“Raise expectations to a new intention”

For the past few months, the local vintage clothing store has been hosting a mostly-weekly vinyl record night, where friends and neighbors are invited to bring records to play, or to just hang out and listen.

Sometimes it even gets on ds106 radio. We’ve heard a bit of a variety of material. Being vinyl, it all tends to be vintage, but perhaps that’s fitting for the location.

a collage of photos of record albums

The experience reminds me of the distant past, when listening to music was more of a communal experience. It was bonding as well. Has that been lost? Once upon a time I would see people gathered in parks or on porches around boomboxes. Now all I see are people with air pods. It is great that people get to listen to what they want, when they want, rather than what broadcast radio served up. But I also wonder if we haven’t lost some common cultural vocabulary, and become more disconnected.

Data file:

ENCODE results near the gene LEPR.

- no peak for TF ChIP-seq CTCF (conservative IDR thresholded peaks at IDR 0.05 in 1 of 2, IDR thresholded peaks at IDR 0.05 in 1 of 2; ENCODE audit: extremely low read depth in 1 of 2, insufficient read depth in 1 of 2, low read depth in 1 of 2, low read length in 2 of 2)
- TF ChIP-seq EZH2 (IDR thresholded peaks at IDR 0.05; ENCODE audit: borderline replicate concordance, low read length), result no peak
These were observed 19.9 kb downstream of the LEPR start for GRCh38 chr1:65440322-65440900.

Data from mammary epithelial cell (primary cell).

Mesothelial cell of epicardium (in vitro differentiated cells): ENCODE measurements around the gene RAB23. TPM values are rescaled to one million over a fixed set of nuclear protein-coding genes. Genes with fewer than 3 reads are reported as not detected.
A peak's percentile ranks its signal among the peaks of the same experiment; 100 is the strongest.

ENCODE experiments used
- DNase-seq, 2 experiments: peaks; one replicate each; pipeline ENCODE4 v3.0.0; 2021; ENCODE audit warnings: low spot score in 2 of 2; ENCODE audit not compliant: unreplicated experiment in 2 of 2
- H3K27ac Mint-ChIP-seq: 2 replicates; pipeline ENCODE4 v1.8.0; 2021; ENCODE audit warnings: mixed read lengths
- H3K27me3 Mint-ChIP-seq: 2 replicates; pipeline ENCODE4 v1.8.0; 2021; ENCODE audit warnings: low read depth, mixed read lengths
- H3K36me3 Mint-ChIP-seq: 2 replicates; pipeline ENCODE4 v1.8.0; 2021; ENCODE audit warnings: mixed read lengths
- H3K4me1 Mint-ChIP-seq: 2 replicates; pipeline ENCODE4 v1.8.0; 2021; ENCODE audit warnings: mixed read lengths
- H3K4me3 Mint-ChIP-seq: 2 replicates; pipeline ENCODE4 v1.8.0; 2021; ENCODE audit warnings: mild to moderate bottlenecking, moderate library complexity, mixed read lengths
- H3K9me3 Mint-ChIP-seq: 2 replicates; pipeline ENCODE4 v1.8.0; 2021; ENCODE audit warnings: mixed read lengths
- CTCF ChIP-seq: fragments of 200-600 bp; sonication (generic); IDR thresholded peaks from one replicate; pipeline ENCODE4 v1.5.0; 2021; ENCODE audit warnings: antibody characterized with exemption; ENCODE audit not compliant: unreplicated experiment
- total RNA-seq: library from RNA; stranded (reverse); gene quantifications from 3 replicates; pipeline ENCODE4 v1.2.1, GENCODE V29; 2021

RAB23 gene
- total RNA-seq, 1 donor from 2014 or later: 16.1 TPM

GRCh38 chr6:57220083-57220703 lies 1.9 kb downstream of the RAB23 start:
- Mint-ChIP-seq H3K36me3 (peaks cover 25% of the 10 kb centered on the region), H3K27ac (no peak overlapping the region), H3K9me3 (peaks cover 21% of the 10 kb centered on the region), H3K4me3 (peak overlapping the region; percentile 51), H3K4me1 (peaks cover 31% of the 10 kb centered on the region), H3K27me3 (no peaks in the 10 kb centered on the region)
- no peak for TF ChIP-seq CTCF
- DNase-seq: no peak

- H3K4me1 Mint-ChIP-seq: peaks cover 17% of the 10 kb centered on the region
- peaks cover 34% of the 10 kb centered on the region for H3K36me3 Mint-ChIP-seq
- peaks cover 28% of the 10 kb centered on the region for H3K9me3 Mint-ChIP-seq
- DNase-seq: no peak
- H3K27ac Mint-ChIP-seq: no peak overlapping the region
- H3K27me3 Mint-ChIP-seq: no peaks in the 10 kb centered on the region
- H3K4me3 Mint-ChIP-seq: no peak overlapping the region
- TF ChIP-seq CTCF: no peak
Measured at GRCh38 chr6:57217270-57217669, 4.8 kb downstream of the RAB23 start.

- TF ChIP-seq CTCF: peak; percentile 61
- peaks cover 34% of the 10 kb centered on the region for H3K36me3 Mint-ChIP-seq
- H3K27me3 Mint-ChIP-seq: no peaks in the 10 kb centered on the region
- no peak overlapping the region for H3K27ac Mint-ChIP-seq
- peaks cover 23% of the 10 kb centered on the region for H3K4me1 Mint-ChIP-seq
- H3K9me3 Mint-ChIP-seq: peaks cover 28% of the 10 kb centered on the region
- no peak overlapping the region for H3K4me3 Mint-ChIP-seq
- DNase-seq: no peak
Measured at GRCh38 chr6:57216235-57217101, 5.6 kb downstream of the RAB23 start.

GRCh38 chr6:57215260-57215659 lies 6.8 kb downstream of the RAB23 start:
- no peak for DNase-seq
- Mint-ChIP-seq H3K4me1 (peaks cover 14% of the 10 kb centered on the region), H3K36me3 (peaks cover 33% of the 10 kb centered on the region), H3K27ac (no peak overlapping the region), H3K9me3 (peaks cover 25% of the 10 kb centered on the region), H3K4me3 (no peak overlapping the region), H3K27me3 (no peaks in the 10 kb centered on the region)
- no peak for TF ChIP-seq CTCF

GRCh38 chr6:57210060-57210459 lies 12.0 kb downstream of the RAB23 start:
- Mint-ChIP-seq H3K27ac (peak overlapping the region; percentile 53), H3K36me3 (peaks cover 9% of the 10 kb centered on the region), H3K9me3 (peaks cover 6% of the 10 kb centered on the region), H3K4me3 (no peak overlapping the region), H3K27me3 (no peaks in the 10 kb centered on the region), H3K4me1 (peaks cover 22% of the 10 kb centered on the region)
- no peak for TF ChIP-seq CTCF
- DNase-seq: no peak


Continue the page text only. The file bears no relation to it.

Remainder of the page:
AI generated image of a battle between air pods and a boombox

I thought of this when reading That Mathers Aesthetic. The record store, for some of us, was also a place of community. Parts of the web were as well. There’s a benefit to small and close-knit over massive, one that prioritizes people over profit. Reclaim is a community. Ds106 is a community. But rather than being web-scale communities, they operate at a human scale on the web. I love the way that Bryan captures that, in a way that looks effortless.

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